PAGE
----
“Come forth into the light of things. Let nature be your teacher.”
It’s only been in the last few years that my family has made a point, each December when my sister and I are both back in Seattle, to go for a hike–to bypass the department store Christmas trees and spend the day with real trees in real forests, often covered in real snow.
It may be a new family tradition, but it’s one of my favorites.
This year, our destination was Wallace Falls State Park, an hour northeast of the city on the way to the bustling ski slopes of Stevens Pass. The trailhead was marked with a wooden sign featuring a line from Wordsworth, as if demarcating the line that divided the world of tweets and holiday jingles from the world of birdsong and poetry.
Through winding trails lined with massive sword ferns and branches dripping with emerald moss, we marched in a familial procession, our headstrong pup Luna leading the way. The three-tiered waterfall, which had been reduced to a trickle by summer drought, was now roaring in all its wintry majesty.
Beyond the falls, we transcended the snow line. The greens and browns of the lowland forest gave way to glistening white underfoot and blue sky for miles overhead. (No, it doesn’t always rain in Seattle!) As we walked back along an old logging road carved into the side of the mountain, I stole glances often at the forested valley spread out beneath us, the silhouetted Olympic mountains tracing the horizon to the west.
That’s what I call a winter wonderland.
If I think back on 2017, many of the highlights took place outdoors–and almost always on public lands. Before I chased my dog through the snow in Washington’s Wallace Falls State Park, I’d marveled at North Carolina’s changing leaves in Pisgah National Forest; backpacked through sweltering summer heat in Shenandoah National Park; flirted with the cliff’s edge at Hanging Rock State Park.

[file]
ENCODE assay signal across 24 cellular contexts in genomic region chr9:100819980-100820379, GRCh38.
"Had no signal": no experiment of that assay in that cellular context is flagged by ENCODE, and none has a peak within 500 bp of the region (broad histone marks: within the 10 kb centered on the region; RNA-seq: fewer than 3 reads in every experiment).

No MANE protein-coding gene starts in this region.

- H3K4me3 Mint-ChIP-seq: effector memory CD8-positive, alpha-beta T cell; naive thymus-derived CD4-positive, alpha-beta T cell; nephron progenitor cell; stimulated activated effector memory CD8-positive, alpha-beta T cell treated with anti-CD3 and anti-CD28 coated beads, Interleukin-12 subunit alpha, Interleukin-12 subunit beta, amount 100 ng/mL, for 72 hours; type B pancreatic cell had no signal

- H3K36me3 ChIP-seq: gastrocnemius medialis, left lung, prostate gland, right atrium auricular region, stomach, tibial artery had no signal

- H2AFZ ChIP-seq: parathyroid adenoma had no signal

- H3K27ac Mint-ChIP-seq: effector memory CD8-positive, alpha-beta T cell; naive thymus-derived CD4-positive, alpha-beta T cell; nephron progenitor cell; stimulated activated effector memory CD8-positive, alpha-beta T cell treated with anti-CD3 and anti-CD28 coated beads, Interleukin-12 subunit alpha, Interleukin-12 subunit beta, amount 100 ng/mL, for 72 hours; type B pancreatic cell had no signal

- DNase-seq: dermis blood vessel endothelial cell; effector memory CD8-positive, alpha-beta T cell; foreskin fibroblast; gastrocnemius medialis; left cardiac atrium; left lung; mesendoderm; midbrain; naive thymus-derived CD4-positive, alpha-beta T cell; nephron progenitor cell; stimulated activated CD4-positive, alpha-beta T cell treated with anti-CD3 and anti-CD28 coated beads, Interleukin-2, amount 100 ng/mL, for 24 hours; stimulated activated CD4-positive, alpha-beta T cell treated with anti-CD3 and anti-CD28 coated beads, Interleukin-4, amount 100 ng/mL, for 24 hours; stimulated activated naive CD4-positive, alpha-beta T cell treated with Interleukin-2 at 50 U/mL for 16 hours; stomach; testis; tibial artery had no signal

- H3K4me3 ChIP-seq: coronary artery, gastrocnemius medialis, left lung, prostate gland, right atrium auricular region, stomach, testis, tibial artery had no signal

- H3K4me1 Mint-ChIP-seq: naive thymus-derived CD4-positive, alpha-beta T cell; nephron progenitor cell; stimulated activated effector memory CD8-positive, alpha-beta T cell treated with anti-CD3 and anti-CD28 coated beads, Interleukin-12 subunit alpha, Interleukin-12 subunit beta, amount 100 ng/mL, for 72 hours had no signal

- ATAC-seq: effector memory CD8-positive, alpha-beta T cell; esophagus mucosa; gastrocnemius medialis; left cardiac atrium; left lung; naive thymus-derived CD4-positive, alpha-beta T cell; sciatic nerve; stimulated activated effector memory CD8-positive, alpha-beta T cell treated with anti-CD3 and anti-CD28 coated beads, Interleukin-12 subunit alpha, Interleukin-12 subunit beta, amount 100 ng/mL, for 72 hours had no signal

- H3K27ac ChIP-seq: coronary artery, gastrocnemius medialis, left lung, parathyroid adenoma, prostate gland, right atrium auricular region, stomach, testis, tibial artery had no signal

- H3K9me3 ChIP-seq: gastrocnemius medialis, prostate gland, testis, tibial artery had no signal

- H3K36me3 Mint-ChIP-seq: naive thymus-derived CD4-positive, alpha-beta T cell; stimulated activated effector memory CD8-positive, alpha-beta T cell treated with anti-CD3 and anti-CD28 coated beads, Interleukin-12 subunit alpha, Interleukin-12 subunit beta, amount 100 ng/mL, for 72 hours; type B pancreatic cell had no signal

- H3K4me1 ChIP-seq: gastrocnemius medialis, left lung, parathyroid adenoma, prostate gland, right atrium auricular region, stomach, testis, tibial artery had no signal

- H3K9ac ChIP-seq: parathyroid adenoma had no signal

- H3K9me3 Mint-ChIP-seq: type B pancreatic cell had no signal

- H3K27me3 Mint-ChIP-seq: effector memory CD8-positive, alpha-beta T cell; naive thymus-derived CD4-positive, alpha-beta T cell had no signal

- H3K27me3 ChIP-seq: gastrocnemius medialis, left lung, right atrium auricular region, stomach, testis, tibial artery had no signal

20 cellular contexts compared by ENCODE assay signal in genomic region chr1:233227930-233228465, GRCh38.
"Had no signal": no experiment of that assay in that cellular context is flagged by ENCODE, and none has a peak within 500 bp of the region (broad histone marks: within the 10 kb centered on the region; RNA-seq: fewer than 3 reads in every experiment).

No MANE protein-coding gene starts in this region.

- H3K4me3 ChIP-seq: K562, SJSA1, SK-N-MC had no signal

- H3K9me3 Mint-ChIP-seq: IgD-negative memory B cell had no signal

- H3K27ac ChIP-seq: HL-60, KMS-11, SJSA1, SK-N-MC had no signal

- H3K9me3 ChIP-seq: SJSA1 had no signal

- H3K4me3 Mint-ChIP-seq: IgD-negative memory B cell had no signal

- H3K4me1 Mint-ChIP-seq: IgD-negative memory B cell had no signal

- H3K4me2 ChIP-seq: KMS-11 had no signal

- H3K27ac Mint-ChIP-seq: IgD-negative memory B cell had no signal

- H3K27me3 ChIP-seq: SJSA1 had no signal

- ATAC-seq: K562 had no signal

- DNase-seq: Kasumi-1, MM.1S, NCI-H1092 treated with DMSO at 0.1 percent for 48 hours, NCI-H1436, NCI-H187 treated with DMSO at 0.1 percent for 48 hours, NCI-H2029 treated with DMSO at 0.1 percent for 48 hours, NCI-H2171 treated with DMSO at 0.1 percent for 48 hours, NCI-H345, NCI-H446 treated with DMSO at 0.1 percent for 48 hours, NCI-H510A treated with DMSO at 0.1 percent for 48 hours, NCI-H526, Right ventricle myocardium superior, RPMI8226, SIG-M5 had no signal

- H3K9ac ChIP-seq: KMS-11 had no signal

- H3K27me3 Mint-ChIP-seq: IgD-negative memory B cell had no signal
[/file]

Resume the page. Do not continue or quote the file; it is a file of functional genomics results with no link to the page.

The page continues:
Public lands have always helped me to reconnect with what’s really important: sharing adventures with family and friends, immersing myself in nature, feeling small on a planet the way it once might have been. Our public lands help keep this country just a little bit wilder.
This blog has featured many new and emerging solutions to environmental problems, but it’s worth remembering that not all good ideas are new. Public lands in the US have been around nearly as long as the country itself, and they’re now more popular and valuable than ever.
It feels doubly important to recognize the value of public lands at the end of this year, which has brought more than its fair share of challenges. Rather than slashing budgets and raising entrance fees, let’s spend 2018 making sure more people from diverse backgrounds can access public lands. Rather than downsizing and rescinding protections on public lands, let’s work with local communities to ensure that they share in the benefits of public stewardship.
My family’s tradition of hiking on public land for the holidays may be new, but our country’s tradition of stewarding land for citizens like us is over 200 years old. I hope both traditions continue to grow in the new year.